Jack and the Beanstalk (1952)

Genres - Children's/Family, Comedy, Fantasy  |   Sub-Genres - Children's Fantasy, Fairy Tales & Legends, Parody/Spoof  |   Release Date - Apr 9, 1952 (USA - Unknown)  |   Run Time - 82 min.  |   Countries - United States   |   MPAA Rating - NR
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Review by Craig Butler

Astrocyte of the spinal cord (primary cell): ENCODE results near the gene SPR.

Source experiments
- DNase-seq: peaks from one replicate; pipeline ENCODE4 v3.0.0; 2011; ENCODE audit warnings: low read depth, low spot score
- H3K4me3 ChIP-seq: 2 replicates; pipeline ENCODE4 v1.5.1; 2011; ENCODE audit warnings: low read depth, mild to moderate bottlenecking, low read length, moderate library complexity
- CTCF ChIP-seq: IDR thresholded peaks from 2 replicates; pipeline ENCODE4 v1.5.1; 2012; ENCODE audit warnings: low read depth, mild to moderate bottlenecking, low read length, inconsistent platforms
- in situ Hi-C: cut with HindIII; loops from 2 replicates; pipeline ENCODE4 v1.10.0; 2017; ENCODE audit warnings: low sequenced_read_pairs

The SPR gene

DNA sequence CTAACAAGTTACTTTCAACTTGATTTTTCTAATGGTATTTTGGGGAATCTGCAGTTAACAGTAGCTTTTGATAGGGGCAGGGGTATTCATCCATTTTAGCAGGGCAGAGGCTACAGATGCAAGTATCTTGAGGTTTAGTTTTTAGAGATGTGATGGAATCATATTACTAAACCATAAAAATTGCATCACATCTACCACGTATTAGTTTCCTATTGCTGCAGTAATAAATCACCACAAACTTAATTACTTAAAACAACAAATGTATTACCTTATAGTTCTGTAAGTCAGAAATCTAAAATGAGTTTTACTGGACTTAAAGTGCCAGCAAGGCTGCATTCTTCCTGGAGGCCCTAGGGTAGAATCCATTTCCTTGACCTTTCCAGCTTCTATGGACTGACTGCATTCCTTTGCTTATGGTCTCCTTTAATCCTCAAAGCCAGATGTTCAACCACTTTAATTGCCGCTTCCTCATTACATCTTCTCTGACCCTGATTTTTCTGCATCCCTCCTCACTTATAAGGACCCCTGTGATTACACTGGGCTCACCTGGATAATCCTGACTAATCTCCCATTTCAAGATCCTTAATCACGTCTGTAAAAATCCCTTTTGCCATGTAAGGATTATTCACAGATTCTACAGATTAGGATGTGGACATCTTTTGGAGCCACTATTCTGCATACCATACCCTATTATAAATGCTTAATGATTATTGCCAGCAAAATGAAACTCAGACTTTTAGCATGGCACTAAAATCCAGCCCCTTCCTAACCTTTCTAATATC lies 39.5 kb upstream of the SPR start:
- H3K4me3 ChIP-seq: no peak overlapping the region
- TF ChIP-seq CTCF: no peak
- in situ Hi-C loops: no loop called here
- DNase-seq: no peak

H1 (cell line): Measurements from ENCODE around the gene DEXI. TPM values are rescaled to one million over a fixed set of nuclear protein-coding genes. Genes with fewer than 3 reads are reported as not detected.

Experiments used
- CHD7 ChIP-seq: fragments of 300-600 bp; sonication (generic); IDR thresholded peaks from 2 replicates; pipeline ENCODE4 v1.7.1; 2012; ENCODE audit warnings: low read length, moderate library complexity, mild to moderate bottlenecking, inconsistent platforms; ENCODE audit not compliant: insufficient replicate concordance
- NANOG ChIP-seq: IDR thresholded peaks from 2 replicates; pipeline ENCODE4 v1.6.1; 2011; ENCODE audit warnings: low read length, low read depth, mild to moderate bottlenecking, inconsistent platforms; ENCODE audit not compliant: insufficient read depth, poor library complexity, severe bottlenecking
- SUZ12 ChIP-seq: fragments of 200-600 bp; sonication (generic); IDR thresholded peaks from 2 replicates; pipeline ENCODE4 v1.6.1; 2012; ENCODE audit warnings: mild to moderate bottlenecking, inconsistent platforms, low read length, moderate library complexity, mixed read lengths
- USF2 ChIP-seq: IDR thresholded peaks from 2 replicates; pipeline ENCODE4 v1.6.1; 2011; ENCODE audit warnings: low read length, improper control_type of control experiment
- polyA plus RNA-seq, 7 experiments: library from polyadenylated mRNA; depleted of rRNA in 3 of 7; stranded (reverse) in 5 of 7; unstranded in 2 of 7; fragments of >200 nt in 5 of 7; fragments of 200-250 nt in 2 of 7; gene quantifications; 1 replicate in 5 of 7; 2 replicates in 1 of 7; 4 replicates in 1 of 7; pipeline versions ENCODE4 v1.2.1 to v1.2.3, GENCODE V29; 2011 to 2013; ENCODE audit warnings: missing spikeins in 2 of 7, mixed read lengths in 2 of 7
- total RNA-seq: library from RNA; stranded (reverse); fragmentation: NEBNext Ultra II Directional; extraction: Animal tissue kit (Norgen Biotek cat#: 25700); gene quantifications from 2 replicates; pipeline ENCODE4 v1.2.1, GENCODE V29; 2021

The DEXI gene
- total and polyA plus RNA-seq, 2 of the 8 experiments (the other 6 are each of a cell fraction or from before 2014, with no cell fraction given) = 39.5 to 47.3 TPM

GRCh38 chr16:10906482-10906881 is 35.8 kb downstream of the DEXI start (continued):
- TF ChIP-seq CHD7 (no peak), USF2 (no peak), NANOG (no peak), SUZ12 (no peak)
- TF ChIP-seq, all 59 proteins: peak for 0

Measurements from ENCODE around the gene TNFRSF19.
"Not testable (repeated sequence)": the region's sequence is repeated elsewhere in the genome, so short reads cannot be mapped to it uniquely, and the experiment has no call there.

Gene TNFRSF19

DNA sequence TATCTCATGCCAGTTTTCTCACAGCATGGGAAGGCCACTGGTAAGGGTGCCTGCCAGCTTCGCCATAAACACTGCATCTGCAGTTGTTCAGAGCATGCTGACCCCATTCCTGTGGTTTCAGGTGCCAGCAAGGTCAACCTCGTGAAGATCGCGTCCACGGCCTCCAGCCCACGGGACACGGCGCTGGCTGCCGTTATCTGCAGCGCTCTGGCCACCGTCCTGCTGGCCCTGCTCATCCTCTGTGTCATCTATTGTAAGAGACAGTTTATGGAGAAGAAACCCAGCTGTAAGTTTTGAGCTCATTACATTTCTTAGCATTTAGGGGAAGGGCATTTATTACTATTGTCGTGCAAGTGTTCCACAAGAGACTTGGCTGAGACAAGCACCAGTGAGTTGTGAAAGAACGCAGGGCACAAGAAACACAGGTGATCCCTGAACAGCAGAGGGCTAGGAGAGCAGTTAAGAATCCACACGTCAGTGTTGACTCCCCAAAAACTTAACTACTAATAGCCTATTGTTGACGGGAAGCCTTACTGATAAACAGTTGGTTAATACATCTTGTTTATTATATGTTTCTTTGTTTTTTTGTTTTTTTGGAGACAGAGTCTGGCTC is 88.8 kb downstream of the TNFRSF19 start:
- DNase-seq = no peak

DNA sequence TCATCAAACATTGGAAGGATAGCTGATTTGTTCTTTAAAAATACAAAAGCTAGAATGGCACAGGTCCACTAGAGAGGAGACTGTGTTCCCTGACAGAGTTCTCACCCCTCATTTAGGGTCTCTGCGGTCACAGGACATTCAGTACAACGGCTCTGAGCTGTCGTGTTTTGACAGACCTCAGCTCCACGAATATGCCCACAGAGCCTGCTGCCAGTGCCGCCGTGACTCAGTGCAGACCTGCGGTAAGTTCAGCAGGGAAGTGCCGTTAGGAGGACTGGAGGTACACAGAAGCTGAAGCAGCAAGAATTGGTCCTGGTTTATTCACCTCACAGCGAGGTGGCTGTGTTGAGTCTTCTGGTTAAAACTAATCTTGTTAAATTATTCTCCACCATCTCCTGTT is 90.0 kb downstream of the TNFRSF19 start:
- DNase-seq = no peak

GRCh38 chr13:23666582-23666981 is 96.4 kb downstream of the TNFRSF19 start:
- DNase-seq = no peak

Although Abbott & Costello are much loved by children, Jack and the Beanstalk is one of the few films they made that was specifically geared toward that audience. (It is also one of only two color films the comedy team made.) Those adults who are diehard fans of the duo will certainly enjoy Jack, but they may be a little disappointed, as the film keeps the two separated for great lengths of time and doesn't allow for as many opportunities for the discombobulated dialogue routines (a la "Who's On First") that are their strengths. While slapstick is always a part of a "Bud and Lou" flick, there's much more of it in Jack than is usual. There's also a great deal more music than one might expect, and it must be admitted that most of the tunes are rather more perfunctory than inspired. However, the fairytale framework does give Jack a more cohesive feeling than many of the team's outings, and there are a great many memorable moments, including an amusing exploding egg sequence and a very funny dance sequence between little Costello and the Amazonian Dorothy Ford. Although Abbott & Costello, as previously noted, are not allowed to engage in their usual repartee, they are otherwise much the same as usual, which will delight some and annoy others -- although the children at whom the film is aimed will undoubtedly fall into the former category. Shaye Cogan and James Alexander sing well but are otherwise quite dull, and the supporting cast in general is adequate rather but little more. But one doesn't watch an Abbott and Costello film for the supporting cast.